I once had to fill out a background form that required me to list every place I'd ever lived since high school.
This was insane.
It took forever, because I moved a lot when I was younger—from city to city for work or school, and then from one apartment, or group house, or living situation to another.
If there's an upside for today's article, it's that I'm kind of an accidental expert on moving.
It’s why I did a double-take when I realized that Tiffany's moved its entire inventory of jewels from its massive retail flagship HQ at 727 Fifth Avenue in Manhattan, where it's been since 1940, to a nearby temporary store—all in a single night.
From Untapped New York:
Under modern day cloak and dagger, ten floors of merchandise and priceless jewelry were moved around the corner to its new temporary location in the former Niketown store on 57th Street.
Almost everything has made it over to the new location, dubbed The Tiffany Flagship Next Door. That’s over 114,000 pieces of Tiffany goods, including a $2.475 million dollar engagement ring.
It might have been a tempting target for criminals, had they known the timing (Sunday evening), and been about as brazen as any criminals in history.
Yes, there's a history. For example:
1958 Thieves used sledgehammers to smash through supposedly shatterproof glass, and made away with a couple of diamond necklaces, a diamond pin and a diamond ring. They were never caught.
1994 Six men robbed Tiffany's late on a September evening, making off with about $2 million in jewels. (They were all eventually caught and all but one went to prison.)
2019 Obviously there have been smaller robberies, including this one—a smash and grab in London that was part of a wave of motor scooter-related crimes there recently.
Tiffany's hasn't said the full value of the jewelry they were transporting. So, let's assume a $10,000 per piece price tag on average, which seems reasonable. Multiply that by 114,000, and we're talking well over $1 billion.
So, how do you physically move $1 billion in gems?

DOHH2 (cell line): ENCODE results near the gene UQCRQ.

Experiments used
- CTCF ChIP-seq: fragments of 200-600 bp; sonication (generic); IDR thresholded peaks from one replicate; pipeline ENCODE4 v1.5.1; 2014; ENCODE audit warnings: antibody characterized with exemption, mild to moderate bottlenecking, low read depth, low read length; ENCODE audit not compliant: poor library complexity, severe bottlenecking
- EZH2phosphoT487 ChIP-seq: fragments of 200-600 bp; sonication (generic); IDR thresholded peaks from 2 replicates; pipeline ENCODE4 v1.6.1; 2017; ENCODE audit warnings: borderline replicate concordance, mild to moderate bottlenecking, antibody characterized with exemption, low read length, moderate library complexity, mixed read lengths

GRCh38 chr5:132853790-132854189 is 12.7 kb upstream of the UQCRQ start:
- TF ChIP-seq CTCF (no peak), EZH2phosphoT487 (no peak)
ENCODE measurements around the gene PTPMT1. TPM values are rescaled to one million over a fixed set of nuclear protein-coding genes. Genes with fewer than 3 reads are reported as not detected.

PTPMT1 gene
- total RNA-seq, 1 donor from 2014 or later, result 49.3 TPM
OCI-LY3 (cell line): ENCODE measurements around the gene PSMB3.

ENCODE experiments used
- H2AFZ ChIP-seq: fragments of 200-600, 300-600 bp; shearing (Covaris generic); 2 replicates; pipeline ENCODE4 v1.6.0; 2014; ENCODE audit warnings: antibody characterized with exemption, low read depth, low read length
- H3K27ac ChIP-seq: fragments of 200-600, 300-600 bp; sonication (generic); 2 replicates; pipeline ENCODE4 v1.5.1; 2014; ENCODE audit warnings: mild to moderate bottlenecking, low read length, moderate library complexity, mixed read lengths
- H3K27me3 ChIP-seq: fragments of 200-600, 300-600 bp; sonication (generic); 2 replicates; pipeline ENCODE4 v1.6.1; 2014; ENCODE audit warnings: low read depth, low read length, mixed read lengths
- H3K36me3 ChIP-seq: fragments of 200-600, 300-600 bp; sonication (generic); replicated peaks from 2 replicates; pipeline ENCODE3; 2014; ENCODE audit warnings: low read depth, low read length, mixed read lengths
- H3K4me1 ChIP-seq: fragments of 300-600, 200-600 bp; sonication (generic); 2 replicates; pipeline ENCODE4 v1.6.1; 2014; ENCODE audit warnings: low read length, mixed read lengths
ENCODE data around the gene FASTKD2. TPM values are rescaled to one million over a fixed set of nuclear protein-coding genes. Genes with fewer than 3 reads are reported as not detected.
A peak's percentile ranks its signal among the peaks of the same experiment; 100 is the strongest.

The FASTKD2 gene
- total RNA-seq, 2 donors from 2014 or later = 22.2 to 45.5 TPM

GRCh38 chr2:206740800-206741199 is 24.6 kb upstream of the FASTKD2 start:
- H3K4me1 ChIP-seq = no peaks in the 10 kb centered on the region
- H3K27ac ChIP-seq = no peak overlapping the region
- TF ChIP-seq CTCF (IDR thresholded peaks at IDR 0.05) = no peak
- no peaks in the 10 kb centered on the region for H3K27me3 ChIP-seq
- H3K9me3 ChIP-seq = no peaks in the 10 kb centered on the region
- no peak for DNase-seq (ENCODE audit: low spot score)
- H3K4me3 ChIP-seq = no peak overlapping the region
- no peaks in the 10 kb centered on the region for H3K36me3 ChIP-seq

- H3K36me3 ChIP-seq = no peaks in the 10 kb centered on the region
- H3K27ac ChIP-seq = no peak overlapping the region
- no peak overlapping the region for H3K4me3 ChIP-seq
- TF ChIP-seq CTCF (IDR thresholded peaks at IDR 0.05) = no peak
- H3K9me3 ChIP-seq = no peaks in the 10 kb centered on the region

30 security officers plus members of the NYPD
300 cameras monitoring the whole thing
Employees banned from talking about the thing or posting any indication online
An online security company hired to track mentions of things like, “move,” “727 Fifth Avenue,” and “6 East 57th Street" (location of the new temporary store).
A tent in front of the door of the new, temporary location, so nobody could see.
It worked! Which is great for Tiffany’s, although it makes this the world’s flattest crime story.
Still, it's a good tale to tell nonetheless. And the moral is: Never move.
Wait, what am I thinking? That's terrible advice. Sometimes you have to. Sometimes the grass really is greener. Sometimes, you do have to remodel.
But it's still a good story.
7 other things worth a click
The Boy Scouts of America will reportedly plan to file for bankruptcy, in a move that would let them protect local councils while still paying off sexual abuse claims. (The Wall Street Journal)
Jeff Bezos offered to donate $690,000 for relief from Australian wildlife fires, but he’s being criticized because reports say that works out to what he makes every five minutes. (Marketwatch)
Elon Musk is showing off how Teslas will be able to talk to pedestrians. (CNET)
Anthony Bourdain’s mother, who helped him get his first article published, has died at age 85. ( New York Times)
Bruce Springsteen’s son, Sam, 25, was sworn in as a firefighter in Jersey City, N.J. (New York Post)
An Iowa man asked a court to let him have a legal “trial by combat” with Japanese swords against his ex-wife, to settle divorce terms. Of his wife’s attorney, he told a reporter: “I think I've met [his] absurdity with my own absurdity.” (Des Moines Register)
Jeopardy! crowned its greatest player of all time last night. (USA Today)
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